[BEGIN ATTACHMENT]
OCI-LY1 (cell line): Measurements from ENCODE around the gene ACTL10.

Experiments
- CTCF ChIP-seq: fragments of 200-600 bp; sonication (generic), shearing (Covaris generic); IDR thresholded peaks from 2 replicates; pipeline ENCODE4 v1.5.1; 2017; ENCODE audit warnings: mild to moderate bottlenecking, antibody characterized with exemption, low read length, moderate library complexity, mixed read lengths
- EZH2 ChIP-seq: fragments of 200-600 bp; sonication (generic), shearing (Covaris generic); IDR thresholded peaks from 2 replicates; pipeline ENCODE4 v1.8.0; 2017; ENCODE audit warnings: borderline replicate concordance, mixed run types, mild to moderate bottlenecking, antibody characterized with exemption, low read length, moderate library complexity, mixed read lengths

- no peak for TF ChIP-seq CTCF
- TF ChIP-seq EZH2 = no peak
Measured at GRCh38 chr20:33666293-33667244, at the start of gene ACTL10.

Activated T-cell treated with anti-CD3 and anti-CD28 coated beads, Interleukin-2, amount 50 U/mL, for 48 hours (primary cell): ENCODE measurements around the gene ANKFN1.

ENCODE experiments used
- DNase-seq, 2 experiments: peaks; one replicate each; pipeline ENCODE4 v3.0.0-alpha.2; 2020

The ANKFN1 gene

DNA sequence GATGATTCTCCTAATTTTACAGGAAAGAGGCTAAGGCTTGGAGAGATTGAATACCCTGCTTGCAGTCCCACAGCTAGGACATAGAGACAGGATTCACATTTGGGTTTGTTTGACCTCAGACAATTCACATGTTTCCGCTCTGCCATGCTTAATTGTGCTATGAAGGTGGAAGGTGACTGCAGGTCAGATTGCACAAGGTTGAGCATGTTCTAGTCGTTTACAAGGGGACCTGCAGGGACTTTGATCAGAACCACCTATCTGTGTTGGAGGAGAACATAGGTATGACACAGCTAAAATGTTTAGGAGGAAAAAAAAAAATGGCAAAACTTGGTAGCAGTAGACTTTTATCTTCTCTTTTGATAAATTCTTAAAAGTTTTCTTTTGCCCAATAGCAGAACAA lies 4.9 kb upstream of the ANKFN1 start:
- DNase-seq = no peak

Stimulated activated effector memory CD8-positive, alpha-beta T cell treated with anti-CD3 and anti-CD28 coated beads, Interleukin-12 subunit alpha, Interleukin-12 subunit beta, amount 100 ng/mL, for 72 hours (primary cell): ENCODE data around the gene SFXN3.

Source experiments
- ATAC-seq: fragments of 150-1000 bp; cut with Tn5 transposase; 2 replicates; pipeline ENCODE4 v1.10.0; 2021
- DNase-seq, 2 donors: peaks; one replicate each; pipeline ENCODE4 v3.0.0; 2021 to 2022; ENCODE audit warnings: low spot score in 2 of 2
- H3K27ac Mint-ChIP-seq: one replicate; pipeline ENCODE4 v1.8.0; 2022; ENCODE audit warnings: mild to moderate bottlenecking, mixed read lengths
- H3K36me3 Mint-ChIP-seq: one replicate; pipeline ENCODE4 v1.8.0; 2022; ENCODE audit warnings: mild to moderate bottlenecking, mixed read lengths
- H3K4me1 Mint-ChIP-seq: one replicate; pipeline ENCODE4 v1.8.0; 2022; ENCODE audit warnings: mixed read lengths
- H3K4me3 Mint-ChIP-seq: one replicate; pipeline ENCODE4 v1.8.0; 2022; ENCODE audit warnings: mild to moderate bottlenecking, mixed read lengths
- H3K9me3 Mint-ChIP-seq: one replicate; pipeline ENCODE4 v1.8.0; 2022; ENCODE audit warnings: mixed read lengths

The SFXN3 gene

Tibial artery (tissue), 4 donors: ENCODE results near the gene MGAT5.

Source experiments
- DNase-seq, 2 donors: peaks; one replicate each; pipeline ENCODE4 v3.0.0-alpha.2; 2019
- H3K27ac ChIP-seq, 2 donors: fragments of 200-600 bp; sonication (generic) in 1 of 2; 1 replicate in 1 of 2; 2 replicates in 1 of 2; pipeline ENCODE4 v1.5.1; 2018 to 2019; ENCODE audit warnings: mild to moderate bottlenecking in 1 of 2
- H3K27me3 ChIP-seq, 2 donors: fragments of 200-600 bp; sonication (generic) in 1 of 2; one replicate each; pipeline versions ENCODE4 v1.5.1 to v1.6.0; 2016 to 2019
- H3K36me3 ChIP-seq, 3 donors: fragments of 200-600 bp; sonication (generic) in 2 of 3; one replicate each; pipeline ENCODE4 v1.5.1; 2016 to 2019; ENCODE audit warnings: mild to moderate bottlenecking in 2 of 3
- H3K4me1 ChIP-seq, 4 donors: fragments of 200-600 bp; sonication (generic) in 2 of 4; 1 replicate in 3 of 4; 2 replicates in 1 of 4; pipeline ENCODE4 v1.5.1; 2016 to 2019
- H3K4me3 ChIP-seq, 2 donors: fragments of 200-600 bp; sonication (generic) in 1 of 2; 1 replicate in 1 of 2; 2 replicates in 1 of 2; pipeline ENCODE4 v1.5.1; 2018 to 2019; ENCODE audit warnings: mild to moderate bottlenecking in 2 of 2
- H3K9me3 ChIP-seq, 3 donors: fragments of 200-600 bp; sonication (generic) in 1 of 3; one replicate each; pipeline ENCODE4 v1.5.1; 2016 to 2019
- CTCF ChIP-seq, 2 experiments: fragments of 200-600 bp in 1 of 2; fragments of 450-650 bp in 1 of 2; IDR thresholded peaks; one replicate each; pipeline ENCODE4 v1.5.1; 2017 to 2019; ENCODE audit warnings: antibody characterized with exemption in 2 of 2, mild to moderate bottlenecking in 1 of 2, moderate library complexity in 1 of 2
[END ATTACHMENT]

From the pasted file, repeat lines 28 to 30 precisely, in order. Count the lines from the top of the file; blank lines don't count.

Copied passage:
- H3K27me3 ChIP-seq, 2 donors: fragments of 200-600 bp; sonication (generic) in 1 of 2; one replicate each; pipeline versions ENCODE4 v1.5.1 to v1.6.0; 2016 to 2019
- H3K36me3 ChIP-seq, 3 donors: fragments of 200-600 bp; sonication (generic) in 2 of 3; one replicate each; pipeline ENCODE4 v1.5.1; 2016 to 2019; ENCODE audit warnings: mild to moderate bottlenecking in 2 of 3
- H3K4me1 ChIP-seq, 4 donors: fragments of 200-600 bp; sonication (generic) in 2 of 4; 1 replicate in 3 of 4; 2 replicates in 1 of 4; pipeline ENCODE4 v1.5.1; 2016 to 2019